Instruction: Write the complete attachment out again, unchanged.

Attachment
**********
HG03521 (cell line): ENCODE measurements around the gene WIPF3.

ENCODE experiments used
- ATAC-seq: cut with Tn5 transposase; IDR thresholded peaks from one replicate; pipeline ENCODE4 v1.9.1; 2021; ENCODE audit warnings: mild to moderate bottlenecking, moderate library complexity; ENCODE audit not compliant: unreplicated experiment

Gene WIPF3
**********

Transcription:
HG03521 (cell line): ENCODE measurements around the gene WIPF3.

ENCODE experiments used
- ATAC-seq: cut with Tn5 transposase; IDR thresholded peaks from one replicate; pipeline ENCODE4 v1.9.1; 2021; ENCODE audit warnings: mild to moderate bottlenecking, moderate library complexity; ENCODE audit not compliant: unreplicated experiment

Gene WIPF3